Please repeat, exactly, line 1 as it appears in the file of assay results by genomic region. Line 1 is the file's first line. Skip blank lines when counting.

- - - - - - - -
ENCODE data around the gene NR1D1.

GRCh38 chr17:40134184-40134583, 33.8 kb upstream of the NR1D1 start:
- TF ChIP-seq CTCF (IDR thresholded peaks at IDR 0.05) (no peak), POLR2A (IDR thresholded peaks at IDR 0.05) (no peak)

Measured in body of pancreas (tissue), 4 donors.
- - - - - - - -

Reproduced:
ENCODE data around the gene NR1D1.